This is the third post in an on-going series outlining each of the 14 patterns of biophilic design, a collection of biophilic strategies codified in Terrapin Bright Green’s “14 Patterns of Biophilic Design” paper.
Pattern 3: Non-Rhythmic Sensory Stimuli
Nature is never static; it’s always moving, growing, adapting. We notice when a room is visually monotonous, when the air is stale, and when the same sound, or lack thereof, persists beyond what’s pleasant. How often do you find yourself, or your children staring at televisions and computer screens for hours on end? We are not static beings, yet the spaces we live, study and work in are too often just that – static and predictable.
Non-Rhythmic Sensory Stimuli are stochastic and ephemeral connections with nature that can reduce stress and improve productivity.
My use of the word “stochastic” is very deliberate. Often shrugged off as being more of a pesky SAT word than a practical descriptor, it is in fact the most accurate term to describe this pattern — a sensory stimulus that has “a random probability distribution that may be analyzed statistically but may not be predicted precisely”. We can look to science to uncover why this quality of an experience is so important to visual comfort and productivity.
Keeping focus with visual comfort
Studies of the human response to stochastic movement of objects in nature and momentary exposure to natural sounds and scents have shown to support physiological restoration.
Evidence shows the positive impact of non-rhythmic sensory stimuli on occupant heart rate, systolic blood pressure and sympathetic nervous system activity (Li, 2010; Park et al, 2009; Kahn et al., 2008; Ulrich et al., 1991), but it is the relationship between ocular stress and eye lens focal relaxation patterns that is perhaps the most intriguing and logical reason to incorporate non-rhythmic sensory stimuli into architectural design and the user experience (Lewis, 2012; Vessel, 2012).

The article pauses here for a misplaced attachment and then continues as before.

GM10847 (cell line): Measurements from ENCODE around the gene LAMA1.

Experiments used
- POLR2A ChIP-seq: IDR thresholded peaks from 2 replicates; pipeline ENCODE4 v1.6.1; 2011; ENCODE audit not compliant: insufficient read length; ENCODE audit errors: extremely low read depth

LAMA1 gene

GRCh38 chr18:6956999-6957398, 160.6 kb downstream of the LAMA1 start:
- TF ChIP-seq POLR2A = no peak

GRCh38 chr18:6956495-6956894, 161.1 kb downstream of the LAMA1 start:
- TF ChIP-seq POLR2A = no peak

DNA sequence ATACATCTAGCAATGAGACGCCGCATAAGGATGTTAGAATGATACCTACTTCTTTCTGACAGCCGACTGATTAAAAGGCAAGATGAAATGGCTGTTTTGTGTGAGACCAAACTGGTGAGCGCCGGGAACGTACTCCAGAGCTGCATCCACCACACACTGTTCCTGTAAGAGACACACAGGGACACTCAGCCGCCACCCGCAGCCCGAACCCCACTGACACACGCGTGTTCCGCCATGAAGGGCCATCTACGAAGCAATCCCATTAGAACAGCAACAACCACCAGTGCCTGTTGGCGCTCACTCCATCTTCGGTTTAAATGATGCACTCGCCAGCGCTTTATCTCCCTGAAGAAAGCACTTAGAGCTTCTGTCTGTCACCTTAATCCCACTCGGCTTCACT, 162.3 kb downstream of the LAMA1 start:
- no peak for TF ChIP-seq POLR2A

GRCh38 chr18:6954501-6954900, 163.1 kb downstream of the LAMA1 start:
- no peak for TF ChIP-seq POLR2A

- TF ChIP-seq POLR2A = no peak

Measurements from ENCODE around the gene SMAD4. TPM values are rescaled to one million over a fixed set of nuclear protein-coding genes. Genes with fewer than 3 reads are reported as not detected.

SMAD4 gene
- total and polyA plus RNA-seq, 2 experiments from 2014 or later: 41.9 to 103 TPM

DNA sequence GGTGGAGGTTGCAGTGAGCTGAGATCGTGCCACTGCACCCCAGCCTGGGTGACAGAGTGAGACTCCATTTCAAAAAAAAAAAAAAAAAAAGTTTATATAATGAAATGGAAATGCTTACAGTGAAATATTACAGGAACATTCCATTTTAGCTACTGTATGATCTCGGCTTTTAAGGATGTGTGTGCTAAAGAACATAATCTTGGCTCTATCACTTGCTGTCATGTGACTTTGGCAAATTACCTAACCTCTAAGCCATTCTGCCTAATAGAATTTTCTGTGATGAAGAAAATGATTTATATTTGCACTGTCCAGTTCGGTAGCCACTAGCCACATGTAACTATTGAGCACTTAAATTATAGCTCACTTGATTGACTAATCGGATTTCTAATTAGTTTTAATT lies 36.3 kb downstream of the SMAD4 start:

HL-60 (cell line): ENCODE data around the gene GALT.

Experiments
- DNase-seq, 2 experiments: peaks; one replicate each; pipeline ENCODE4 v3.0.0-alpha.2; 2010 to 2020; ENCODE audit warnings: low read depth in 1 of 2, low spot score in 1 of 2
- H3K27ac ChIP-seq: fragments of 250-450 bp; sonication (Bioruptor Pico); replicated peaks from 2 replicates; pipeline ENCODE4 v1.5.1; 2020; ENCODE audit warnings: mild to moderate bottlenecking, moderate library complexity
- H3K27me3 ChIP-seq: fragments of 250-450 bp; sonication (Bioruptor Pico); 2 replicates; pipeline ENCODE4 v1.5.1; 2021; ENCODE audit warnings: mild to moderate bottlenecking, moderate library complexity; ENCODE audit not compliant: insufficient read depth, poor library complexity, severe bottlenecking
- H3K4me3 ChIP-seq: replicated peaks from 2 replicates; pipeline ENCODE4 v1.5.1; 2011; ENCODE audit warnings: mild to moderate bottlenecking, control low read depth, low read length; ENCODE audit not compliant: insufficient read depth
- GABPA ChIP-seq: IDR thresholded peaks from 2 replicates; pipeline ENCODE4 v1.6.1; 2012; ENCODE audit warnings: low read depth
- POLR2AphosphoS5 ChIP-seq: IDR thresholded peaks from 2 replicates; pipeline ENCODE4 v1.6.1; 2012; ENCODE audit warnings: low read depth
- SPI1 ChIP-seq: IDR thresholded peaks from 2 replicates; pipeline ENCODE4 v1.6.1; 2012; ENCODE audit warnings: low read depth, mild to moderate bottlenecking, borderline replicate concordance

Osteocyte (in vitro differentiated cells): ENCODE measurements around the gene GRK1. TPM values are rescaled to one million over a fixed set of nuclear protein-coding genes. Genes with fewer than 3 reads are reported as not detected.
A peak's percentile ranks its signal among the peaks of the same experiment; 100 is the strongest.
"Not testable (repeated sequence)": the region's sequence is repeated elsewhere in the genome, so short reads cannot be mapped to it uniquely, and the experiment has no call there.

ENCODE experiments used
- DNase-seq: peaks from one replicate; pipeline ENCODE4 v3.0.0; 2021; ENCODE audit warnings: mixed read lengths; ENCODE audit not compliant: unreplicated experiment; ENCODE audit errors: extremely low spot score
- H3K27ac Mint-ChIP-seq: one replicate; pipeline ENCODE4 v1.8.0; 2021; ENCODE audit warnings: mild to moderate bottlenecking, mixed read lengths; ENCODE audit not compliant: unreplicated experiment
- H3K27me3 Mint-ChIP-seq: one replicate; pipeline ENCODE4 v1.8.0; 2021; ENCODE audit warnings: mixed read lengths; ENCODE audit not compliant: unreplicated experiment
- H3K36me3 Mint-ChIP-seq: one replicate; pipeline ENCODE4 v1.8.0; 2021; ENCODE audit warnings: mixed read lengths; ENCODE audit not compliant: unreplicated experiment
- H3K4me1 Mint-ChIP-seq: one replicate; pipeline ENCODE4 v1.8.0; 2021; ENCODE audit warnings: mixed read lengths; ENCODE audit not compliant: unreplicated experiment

The 20x20x20 rule
For instance, when sitting and staring at a computer screen, as so many of us do for hours on end, or any other task with a short visual focus (often less than 3 feet), the eye’s lenses become rounded with the contracting of the eye muscles.
After about 20 minutes, eye muscles begin to fatigue and the lenses must harden to maintain that shallow depth of focus. Eye strain, headaches and physical discomfort can result. As we have a habit of staring at our computer screens for much longer durations than 20 minutes, our ability to stay on task becomes depleted, as does our productivity.
The average person may not notice this is happening, they may blink or rub their eyes to refocus, and it may take a few minutes or longer to regain correct focus. If we allow ourselves, either deliberately or by chance, to look away from the computer every 20 minutes or so, fatiguing of the eye muscles and hardening of the lenses can be avoided.
These measurements of distance and duration can serve as a general guideline for incorporating non-rhythmic sensory stimuli into the built environment. I find it easy to remember as the “20x20x20 rule”, whereby sensory experiences are designed to shift our focus approximately every 20 minutes for about 20 seconds at a time and, for visual stimuli, from a distance of more than 20 feet away.
Looking Behavior & Visual Perception
When immersed in nature, we continually experience instances of non-rhythmic stimuli: birds chirping, leaves rustling, the faint scent of eucalyptus in the air. Studies in looking behavior and visual perception show that the brain processes the movement of living things in a different place than it does of mechanical objects (e.g., Beauchamp et al., 2003).